Daniel R. Greenfield | Milwaukee, Wisconsin, United States | 05/26/2002
(5 out of 5 stars)
"Howard Hanson (1897-1981) was one of the most significant American composers of his generation. Unfortunately, he has been largely forgotten today as a result of the romantic style of his earlier music, and his refusal to adopt a more modern musical style in his later works. He has been called the American version of Rachmaninoff. This excellent double-cd brings together some of Hanson's most loved symphonic works. The first: the Second Symphony ("Romantic") is perhaps his best-known work. But more importantly are some of the later works, better represented by the haunting Elegy (in memory of Koussevitsky), and the Fourth and Sixth Symphonies. The Fourth Symphony ("Requiem") is an incredible work, and the Sixth a tour-de-force that shows how in his later work Hanson had gone beyond neo-romanticism to forge a more modern style uniquely his own. At his best, Hanson's music is forceful, profound, deeply human and vulnerable. If you are at all interested in Twentieth Century American symphonic works, you really must have this wonderful set from Delos. These are essential American classics, must have music. Even if your tastes are more for the avant garde stuff, you will still admire the depth of this composer's music."
An excellent collection of Hanson's beautiful music!
email@example.com | California, United States | 09/10/1998
(5 out of 5 stars)
"I hadn't previously heard any of Hanson's music except for the "Romantic", but on the basis of that symphony I bought this double CD set. I'm glad I did! The music is wonderful and is brilliantly played and the "Romantic" is as arresting as ever. I can highly recommend this as an introduction to Hanson's music for anyone who likes classical music. It's from the 20th century, but it's as lovely and stirring as Schumann and Brahms!"
"Howard Hanson (1896-1981) is one of the most popular composers of the 20th Century in the USA. He rejected the serialism and atonalism of his time and continuted writing warm, romantic, music long after it ceased to be fashionable among 'serious' composers, drawing strongly on his Nordic roots.
Sadly, he has never really established a reputation on this side of the Atlantic. If this fantastic twofer CD gets more of airing though, that could all change.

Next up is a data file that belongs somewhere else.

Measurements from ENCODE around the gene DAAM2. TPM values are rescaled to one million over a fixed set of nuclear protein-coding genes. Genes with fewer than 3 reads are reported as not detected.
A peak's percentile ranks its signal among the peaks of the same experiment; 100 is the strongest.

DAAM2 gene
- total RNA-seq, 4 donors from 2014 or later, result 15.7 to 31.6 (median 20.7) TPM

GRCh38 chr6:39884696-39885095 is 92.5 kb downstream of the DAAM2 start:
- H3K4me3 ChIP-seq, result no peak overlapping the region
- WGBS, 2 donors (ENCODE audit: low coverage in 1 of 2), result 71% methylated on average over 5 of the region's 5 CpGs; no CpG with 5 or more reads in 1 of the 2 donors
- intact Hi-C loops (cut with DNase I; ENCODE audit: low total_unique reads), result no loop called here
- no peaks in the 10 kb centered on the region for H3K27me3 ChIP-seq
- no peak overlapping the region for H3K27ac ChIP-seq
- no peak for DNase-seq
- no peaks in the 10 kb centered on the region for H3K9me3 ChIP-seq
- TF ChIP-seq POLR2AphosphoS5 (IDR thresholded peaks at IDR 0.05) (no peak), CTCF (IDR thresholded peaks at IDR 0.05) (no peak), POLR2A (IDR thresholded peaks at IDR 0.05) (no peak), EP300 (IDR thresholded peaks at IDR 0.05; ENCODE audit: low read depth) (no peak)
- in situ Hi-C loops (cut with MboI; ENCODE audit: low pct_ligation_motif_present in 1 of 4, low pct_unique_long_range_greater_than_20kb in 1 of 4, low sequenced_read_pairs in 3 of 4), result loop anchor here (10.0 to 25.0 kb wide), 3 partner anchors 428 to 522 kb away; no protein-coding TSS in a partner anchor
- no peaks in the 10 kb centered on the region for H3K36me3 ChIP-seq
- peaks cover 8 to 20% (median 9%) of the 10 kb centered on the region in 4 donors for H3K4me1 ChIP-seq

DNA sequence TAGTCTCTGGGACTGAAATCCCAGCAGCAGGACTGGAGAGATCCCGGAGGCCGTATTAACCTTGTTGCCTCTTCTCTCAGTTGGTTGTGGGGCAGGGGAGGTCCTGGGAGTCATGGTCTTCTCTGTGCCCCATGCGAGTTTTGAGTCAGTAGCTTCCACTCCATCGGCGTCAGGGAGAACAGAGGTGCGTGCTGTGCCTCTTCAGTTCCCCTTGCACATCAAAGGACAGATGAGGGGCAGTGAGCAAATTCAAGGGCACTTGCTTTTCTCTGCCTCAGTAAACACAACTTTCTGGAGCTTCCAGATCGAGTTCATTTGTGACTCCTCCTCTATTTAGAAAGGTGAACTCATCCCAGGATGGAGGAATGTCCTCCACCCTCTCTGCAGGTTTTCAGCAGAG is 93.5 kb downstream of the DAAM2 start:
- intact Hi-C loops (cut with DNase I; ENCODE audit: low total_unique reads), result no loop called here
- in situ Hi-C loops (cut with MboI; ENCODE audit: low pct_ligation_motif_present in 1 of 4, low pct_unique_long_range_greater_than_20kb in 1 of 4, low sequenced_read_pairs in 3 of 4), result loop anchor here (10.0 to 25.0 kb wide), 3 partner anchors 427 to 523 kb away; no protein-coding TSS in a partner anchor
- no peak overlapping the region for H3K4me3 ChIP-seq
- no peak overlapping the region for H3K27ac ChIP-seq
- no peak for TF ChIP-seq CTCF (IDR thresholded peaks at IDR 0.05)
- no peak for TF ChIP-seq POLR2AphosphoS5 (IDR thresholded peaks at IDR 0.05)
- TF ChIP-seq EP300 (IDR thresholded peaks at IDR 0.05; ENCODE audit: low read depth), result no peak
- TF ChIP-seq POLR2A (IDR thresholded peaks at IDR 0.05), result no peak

If people know anything by Hanson, it's most likely to be the Second Movement of the Second Symphony, which was used as the theme for the film Alien. The Second Symphony is his most popular piece with American audiences and with it's warm, rich, harmonies and many delightful passages, especially on horns, it's not hard to see why.
Three other symphonies are in this collection of which the outstanding one is the semi-choral Seventh, "A Sea Symphony".
A number of other pieces fill the CD, with the pick of the bunch being the deeply moving and clearly personal Elegy for Hanson's friend Serge Koussevitzky. Koussevitzky championed Hansons' music as chief conductor of the Boston Symphony Orchestra.
I wouldn't hesitate to recommend this to anyone who likes late-romantic music (think of a warmer Sibelius or a mellower Mahler) or is interested in the music of the USA. I also hope that Hanson will start to get his due recognition in the concert halls of this continent "
Always engaging, sometimes masterly music in fine performanc
G.D. | Norway | 09/19/2009
(4 out of 5 stars)
"The first double-volume of orchestral works by Howard Hanson performed by the Seattle Symphony conducted by Gerard Schwarz contains some of his most famous and engaging works. Hanson's style is post-romantic (in the sense of Sibelius or Vaughan Williams), usually broad and wistful but always personal. And the performances on these discs are generally very good, although perhaps lacking the last touch of finesse (the Seattle strings are marvelous, however) and generally well-judged and -shaped.
The second symphony is perhaps his masterpiece with its sweeping, broad and utterly compelling melodies, flowing from one engaging idea to the next seamlessly. Brilliantly scored, this epic but generally nostalgically atmospheric work is certainly a must-hear, and even though I haven't heard enough competing performances to really compare this one to others, at least Schwarz and the Seattle Symphony make an utterly convincing case for it. Even though the second is his masterpiece, the fourth symphony - subtitled `Requiem' - isn't far behind. It consists of a turbulently romantic first movement, a softly touching and affecting largo, a brief, menacing scherzo and an eloquent finale, and it is full of imaginative touches and memorable material. I am less convinced by the sixth; as with the fifth, this one consists of a series of brief, continuous movements, and while there are many good ideas here, and they are skillfully put together, the work as a whole fails to engage. Similarly with the seventh, A Sea Symphony, for chorus and orchestra, written at the age of 81 - while it is worth a listen, I have to admit that, in the end, the most memorable thing about it is the quotations from the second symphony.
The couplings are generally engaging. That is, the Fantasy Variations on a Theme of Youth is rather slight, if excellently performed here with a spirited Carol Rosenberger as soloist. The quietly dream-like Serenade for flute, harp and strings is, on the other hand, memorable and touching. The Koussevitzky Elegie is also a fine, serene and poignant work and the Mosaics is a lively and colorful set of variations. Like I said above, the performances are well-judged and spirited, and the sound quality is generally very good. In short, then, this is a release well worth checking out, and while not all the works here are masterpieces, some are at least very close."